The skin has options to choose a lot of themes locally and you can even download more online. There is a Simple theme which is very minimal, but you dont get the stock goodness like you get on several other phones. Changing the theme will also change the icon set. You can press the menu button to change the Theme, Wallpaper, Add widgets, homescreens and manage apps on the homescreen and you can have a total of 9 homescreens. All the apps are arranged on the home screen and there is no application list. You can also create folders by placing one app over another and press and hold the app and click the cross sign to remove the app, but everything from the home screen.

Coming to apps, the phone comes with a lot of pre-installed ones, virtually identical to every other mid range Intex phone, like the Aqua HD. The utility apps include, Calculator, Calendar, Clock, Compass, Gallery, File Manager, Flashlight, Notes, Sound Recorder and Torch. It also comes with the usual set of Google Apps. Other than these, you also get pre-installed apps such as B1 Free Archiver, Opera Mini browser, Hungama music app and RacingMoto game. TheVault app powered by NQ Mobile that lets you hide Hide SMS, Images, Videos and more.

The Intex Play app store inside the Intex Zone lets you download free and paid apps. The Intex Zone has shortcuts to Intex Games Club, option to download content from Intex HD Videos, Auto Call Record option and more. It also has Intex Cloud that lets you store up to 5GB content.

Media options include a custom Music player that can play a range of different audio formats and FM radio that can record, but does not come with the RDS feature. In our experience, the music player was alright, but sometimes skipped in between tracks, a small jerk in playback, which slightly ruined the experience sometimes. The loudspeaker is quite good and loud though, and the HiFi setting option made the music player more bearable. The video player, which is also custom, has “Pause on look away” feature that uses the front facing camera to detect your face movements and pause the video accordingly, when you are looking away.


Other interesting additions from Intex include the Maathrubhaasha keyboard, that has almost all of the Indian languages for input. There is always an option to switch to the basic Android AOSP keyboard when needed but for people looking at native language input, this should be extremely useful. The keyboard is responsive but honestly, we found the layout to be cramped and hard to type on, could have been better.

Battery Life

The Intex Aqua i7 comes with a standard 2000 mAH battery, which was downright doubtful as the 1080p display is a known power sapper, and right I was. The display indeed sipped enough energy to make the Aqua i7 last less than a day. Sometimes the battery drains fast when the device in constantly in use and slows down when in the pocket. We think that the display is too bright in Auto mode, so we had to resort to dimming the display manually to avoid this power drain. The situation slightly improved after a couple of days, with the device providing us a solid 14 hours of average use, but we figure it would be worse with a dual SIM arrangement. Overall, the battery is not up to the mark, and could have been beefed up or at least display could have been managed better to be dimmer in Auto settings, which is mostly preferable for most conditions.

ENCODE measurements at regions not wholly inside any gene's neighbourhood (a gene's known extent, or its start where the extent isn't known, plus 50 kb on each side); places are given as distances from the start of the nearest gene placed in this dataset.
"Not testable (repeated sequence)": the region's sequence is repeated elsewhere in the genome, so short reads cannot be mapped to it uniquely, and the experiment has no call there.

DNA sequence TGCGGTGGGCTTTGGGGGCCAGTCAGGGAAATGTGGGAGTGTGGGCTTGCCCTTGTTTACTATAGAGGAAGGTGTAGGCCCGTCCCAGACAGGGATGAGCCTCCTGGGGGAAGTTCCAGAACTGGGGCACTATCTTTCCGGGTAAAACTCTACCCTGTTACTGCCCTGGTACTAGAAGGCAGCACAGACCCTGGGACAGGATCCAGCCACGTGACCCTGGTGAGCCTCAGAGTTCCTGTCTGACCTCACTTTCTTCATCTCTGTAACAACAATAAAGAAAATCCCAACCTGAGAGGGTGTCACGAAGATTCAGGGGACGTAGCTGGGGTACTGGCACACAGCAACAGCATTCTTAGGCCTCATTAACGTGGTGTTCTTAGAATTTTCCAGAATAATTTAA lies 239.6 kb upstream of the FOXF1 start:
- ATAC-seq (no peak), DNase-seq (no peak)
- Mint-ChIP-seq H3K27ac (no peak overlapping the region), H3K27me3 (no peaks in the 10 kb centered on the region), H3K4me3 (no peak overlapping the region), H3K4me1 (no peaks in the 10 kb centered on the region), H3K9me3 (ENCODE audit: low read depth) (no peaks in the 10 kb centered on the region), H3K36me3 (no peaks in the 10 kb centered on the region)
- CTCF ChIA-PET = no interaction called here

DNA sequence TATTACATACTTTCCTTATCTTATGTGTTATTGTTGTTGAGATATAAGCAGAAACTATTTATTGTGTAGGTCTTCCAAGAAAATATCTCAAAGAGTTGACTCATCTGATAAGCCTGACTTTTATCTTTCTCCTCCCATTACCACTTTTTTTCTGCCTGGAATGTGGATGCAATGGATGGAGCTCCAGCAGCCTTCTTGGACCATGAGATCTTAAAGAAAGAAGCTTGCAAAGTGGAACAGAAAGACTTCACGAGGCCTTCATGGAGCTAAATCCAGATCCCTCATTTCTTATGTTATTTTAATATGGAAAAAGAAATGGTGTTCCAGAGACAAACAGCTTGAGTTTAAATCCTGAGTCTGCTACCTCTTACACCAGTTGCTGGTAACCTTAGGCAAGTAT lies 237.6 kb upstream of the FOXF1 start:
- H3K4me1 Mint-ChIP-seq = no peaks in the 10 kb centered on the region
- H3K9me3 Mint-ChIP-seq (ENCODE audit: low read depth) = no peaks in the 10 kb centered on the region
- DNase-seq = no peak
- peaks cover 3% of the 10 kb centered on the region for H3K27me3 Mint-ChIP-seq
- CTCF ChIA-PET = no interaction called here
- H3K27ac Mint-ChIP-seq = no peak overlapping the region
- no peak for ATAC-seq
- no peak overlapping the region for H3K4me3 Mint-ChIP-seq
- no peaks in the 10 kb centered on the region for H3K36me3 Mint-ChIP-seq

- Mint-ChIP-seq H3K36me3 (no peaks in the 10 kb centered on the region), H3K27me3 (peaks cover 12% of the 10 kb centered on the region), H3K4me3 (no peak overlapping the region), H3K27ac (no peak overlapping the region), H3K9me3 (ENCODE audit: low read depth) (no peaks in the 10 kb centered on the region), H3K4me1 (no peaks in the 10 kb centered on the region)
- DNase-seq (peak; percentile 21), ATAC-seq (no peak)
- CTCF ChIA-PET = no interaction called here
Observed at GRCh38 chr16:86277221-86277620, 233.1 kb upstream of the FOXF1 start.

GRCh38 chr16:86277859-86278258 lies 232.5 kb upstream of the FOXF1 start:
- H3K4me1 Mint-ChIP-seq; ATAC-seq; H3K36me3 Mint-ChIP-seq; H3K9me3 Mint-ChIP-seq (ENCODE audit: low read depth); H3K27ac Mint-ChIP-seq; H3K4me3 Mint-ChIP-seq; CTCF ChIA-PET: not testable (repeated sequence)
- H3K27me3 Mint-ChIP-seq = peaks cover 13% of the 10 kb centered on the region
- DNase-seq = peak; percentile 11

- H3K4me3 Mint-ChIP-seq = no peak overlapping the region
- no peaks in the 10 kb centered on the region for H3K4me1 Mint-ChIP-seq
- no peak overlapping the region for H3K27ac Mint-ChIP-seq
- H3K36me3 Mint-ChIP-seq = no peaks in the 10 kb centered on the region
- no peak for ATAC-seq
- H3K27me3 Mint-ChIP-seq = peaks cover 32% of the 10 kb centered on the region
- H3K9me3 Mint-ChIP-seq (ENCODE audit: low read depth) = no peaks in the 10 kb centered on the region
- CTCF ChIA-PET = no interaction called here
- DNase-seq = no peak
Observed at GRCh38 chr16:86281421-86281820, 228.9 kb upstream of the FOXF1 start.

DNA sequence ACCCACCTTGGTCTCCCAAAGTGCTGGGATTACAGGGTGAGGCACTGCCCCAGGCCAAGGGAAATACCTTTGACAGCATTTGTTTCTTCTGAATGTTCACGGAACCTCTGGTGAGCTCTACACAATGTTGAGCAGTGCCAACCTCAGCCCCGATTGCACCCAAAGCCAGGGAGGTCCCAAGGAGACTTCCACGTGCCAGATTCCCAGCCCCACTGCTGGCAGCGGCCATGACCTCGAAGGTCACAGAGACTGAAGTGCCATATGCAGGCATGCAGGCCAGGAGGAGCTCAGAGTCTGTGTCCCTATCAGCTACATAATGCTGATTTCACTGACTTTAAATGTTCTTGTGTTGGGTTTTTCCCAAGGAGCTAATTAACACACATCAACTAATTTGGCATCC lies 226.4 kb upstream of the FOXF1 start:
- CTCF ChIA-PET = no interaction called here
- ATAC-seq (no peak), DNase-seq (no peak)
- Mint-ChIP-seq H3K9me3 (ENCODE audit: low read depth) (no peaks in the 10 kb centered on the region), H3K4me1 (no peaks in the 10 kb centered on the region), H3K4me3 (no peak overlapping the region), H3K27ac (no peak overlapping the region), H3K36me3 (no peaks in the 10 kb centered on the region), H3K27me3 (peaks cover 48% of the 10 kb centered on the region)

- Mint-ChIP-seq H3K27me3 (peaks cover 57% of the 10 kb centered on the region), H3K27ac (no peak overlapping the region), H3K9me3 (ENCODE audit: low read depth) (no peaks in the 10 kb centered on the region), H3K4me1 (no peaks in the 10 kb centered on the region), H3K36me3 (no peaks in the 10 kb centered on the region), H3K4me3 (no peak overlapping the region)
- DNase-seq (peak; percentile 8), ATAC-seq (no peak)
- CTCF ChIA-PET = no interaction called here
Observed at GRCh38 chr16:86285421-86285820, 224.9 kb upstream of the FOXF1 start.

The Intex Aqua i7 is part of this new affordable full HD smartphone range, and rightly so. Standalone, the display, the build quality and the decent camera performance is quite good for the price, but the main sticking point for us is the overall performance of the phone. Games are laggy and the UI performance in the default launcher full of stutter, but once you install a third party launcher, it becomes MUCH better. This is a pattern we are seeing with all these full HD options in the mid range, the performance is not quite upto the mark, and ironically that’s the price you pay for an affordable full HD smartphone. If you can live with the custom UI, the laggy performance and the average battery life, then the Aqua i7 is a good contender in the full HD selection. Summarizing, go for this phone if you are looking for an affordable full HD smartphone with above average build quality, a good display and a camera that takes decent photos, but it’s wise to look at other options too.


  • Good build quality
  • Display is bright and looks good
  • Above average camera
  • Huge internal memory for the price


  • Below average performance
  • Custom skin and default launcher derail the experience
  • Average battery life
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Author: Bharadwaj Chandramouli

Bharadwaj is obsessed with technology and is a self taught designer who covers news, writes features, reviews, loves to take photos and produces videos. He is currently using a review unit. You can follow him on Twitter @bharadc23 and on Google+